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Research Article

Stimulation of rat endothelial cell transforming growth factor-beta production by bleomycin.

S H Phan, M Gharaee-Kermani, F Wolber and U S Ryan

Department of Pathology, University of Michigan Medical School, Ann Arbor 48109-0602.

Published January 1991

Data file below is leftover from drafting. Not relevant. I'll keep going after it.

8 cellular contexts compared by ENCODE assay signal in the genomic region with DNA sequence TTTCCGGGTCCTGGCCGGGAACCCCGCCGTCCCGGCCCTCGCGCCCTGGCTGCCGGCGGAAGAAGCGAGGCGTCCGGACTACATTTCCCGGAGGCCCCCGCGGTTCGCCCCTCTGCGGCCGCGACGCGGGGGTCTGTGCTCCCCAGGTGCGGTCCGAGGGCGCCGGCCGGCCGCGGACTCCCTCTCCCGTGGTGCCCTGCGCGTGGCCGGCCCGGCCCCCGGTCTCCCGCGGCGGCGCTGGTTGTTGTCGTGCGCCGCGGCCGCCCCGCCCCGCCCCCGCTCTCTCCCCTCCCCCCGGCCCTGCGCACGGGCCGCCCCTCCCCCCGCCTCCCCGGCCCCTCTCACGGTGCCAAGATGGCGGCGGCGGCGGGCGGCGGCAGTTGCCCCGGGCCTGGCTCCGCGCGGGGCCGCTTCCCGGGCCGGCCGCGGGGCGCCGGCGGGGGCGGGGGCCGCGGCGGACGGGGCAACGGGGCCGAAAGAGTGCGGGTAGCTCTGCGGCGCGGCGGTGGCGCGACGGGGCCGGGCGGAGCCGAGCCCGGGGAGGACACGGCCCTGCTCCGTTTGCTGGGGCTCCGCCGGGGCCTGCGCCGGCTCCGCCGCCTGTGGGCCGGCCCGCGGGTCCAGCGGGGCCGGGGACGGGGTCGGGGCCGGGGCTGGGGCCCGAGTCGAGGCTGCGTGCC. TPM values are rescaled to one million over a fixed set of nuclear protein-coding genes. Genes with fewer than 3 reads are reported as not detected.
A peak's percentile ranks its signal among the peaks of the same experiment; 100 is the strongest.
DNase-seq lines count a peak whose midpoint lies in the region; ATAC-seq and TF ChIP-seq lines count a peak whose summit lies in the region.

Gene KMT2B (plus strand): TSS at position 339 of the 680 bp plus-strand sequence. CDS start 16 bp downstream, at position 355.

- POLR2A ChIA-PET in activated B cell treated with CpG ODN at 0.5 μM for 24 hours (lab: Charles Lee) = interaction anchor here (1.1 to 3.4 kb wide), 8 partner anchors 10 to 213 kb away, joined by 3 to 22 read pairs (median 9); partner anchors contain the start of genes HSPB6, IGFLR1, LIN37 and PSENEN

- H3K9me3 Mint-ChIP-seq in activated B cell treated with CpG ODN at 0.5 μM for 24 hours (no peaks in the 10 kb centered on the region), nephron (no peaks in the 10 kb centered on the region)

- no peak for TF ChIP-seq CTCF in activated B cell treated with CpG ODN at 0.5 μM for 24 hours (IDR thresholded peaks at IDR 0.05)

This study examines the hypothesis that mediators from lung endothelial cells could promote lung collagen synthesis in pulmonary fibrosis. Since bleomycin induces pulmonary fibrosis in humans and animals, the effects of this drug on endothelial cells were examined. Endothelial cell conditioned media were prepared in the presence of various doses of bleomycin, and tested for their ability to stimulate lung fibroblast collagen synthesis. The results show a dose-dependent stimulation of endothelial cell secretion of collagen synthesis stimulatory activity by bleomycin, which peaked at a dose greater than or equal to 100 ng/ml. Stimulation was selective for collagenous protein synthesis. Gel filtration analysis showed most of the activity to reside in fractions with an estimated molecular mass range of 10-27 kD. The activity was inhibited by anti-transforming growth factor-beta (TGF-beta)antibody, but not by nonimmune control IgG. The presence of TGF-beta was confirmed using the mink lung epithelial cell assay. Northern blotting revealed significant increases in TGF-beta mRNA in bleomycin-stimulated endothelial cells. Thus in vitro stimulation of endothelial cells by bleomycin upregulates TGF-beta production, presumably by increased transcription. In view of the chemotactic and matrix synthesis stimulatory properties of this cytokine, such an increase in TGF-beta production may play an important role in bleomycin-induced pulmonary fibrosis.

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